Friday, May 7, 2010
On Friction – Not Fiction, Part 2
Ahh, it's Friday. Isn't that a lovely sentence? Time to take a deep breath, sit back in a chair with your favorite beverage and contemplate the change of pace the weekend brings. It's also time to finish a few things and to find surprises. You can start that, here, too.
Today, you can read the rest of Sharlene Martin's essay on the friction in her professional life. (THAT may contain a few surprises in its own right.) However, the official surprise is a gift from our generous guest. She is offering a free copy of Ten Top Tips to Writing a Terrific Book Proposal, an outline to guide the preparation of your proposal. These are the instructions for getting it.
1. Send an email message to Sharlene@MartinLiteraryManagement.com.
2. In the subject line, write "Calling all aspiring writers."
3. In the body of the message, mention that you'd like to get a copy of Ten Top Tips to Writing a Terrific Book Proposal. Please thank her for her essay, as well. (Yes, I'm still taking notes from her comments in part one.)
Ms. Martin, you have our attention:
"As for the editors and publishers, I have been at this for enough years now that I can say from personal observation that publishing house editors who employ sneering condescension tend to be the ones most quickly departed (helpful note: everybody hates jerks). And even a rare publisher who plays fast and loose with the accounting or payment of royalties can no longer hide from today's blogosphere, where a sullied reputation can torpedo an entire publishing imprint.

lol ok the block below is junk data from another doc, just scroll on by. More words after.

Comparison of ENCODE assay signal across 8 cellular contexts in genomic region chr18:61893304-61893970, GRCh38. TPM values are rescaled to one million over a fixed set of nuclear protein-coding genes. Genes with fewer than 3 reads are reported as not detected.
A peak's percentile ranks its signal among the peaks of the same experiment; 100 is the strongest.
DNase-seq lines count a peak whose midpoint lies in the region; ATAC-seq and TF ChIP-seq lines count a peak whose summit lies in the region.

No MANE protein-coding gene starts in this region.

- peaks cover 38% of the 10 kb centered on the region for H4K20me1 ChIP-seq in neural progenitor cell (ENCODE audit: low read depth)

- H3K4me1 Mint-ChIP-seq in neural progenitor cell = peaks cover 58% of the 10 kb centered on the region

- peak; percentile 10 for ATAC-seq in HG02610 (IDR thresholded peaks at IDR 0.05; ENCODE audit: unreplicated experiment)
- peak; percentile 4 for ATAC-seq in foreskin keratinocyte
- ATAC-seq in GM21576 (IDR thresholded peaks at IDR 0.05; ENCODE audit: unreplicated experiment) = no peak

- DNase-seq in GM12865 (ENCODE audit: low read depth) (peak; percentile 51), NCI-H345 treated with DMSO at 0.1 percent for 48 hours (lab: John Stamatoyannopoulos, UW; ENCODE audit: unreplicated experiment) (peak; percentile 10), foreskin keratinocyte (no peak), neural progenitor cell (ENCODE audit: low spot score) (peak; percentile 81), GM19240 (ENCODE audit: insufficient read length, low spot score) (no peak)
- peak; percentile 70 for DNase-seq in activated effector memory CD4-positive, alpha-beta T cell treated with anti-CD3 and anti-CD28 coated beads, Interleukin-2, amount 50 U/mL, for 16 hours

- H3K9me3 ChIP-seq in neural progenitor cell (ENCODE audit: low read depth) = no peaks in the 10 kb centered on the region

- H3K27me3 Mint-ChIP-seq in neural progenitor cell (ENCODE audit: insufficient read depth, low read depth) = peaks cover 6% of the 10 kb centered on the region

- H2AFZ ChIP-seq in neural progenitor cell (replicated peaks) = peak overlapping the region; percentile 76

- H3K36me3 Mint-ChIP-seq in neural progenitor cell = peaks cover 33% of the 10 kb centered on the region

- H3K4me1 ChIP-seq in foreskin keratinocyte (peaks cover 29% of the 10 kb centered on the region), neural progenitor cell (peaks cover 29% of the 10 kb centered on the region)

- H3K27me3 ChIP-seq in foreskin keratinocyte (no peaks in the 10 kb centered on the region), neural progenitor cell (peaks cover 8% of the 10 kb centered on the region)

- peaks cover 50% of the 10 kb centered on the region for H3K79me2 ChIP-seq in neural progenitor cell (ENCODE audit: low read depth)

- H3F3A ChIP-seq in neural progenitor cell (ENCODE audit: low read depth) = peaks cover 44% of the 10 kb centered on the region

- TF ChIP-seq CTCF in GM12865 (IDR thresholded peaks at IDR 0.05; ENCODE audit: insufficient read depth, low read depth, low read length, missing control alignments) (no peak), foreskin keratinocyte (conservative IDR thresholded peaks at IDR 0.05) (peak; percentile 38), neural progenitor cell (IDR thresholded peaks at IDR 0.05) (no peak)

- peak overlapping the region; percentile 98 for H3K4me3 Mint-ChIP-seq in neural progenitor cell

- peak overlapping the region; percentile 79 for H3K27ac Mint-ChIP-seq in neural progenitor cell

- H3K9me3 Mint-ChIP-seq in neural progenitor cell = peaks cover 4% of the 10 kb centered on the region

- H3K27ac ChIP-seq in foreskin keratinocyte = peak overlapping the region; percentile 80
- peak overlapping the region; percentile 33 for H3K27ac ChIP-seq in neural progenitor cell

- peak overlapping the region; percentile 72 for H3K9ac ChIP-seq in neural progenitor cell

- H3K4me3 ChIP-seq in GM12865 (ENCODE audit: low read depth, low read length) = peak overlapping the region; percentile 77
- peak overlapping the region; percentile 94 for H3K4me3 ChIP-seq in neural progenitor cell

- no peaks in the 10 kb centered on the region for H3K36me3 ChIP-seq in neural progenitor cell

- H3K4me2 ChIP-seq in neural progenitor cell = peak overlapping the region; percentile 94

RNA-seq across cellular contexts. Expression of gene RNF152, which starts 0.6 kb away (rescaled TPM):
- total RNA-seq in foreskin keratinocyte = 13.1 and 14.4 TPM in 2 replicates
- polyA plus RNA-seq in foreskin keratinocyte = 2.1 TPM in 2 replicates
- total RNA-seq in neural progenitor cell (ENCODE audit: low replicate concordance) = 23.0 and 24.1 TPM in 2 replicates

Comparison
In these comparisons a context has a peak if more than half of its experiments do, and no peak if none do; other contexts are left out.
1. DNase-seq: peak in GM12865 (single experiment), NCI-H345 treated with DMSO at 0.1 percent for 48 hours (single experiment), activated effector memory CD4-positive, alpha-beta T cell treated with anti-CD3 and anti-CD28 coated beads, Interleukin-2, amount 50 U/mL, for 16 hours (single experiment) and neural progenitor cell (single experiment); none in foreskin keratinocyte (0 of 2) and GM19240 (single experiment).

The narcissism and amorality that have become the hallmarks of contemporary popular culture have bled over from the land of reality TV programming and into the general public. Some of them write to me, just as I am sure that each of you has recent memories of personal encounters with an individual who demanded that which it was yours alone to give, and upon receiving it only resented not getting more; the mindset manifests in my work day in the form of would-be authors , sometimes on the executive side from one who mistakenly believes that a curt attitude and a dismissive tone somehow establish mastery in a relationship. They do so without noticing that their vital business relationships do not last, remaining blind to the fact that colleagues who invest a bit of energy in mutual respect tend to go farther and faster. And yet they think that they are the smart ones. It's only laughable in a rueful sort of way –such behavior simply causes them to dissolve into today's general misconception that the nastier you are, the more "genuine" your response.
But respect is genuine, too. So is honesty and so is the passion to do good work, the best work that you possibly can, while you are in this world. The wonderful men and women whom I am fortunate to call my colleagues are the ones who embody their understanding of that. They are why this line of work is so worthwhile to me and why MLM's motto is and always will be "Considerate Literary Management for the 21st Century."
It is reassuring to know that the publishing world, while far from perfect, still maintains a civil atmosphere. Since we are investing our lives to become an integral part of that world, I appreciate knowing in advance what to expect.
Speaking of "becoming an integral part of the publishing world," I want to remind you that everyone who follows this blog is eligible for a drawing to receive a copy of Publish Your Nonfiction Book. To whet your appetite, why not watch Sharlene's book trailer at http://writersdigest.com/article/publish-nonfiction?
Have a great weekend!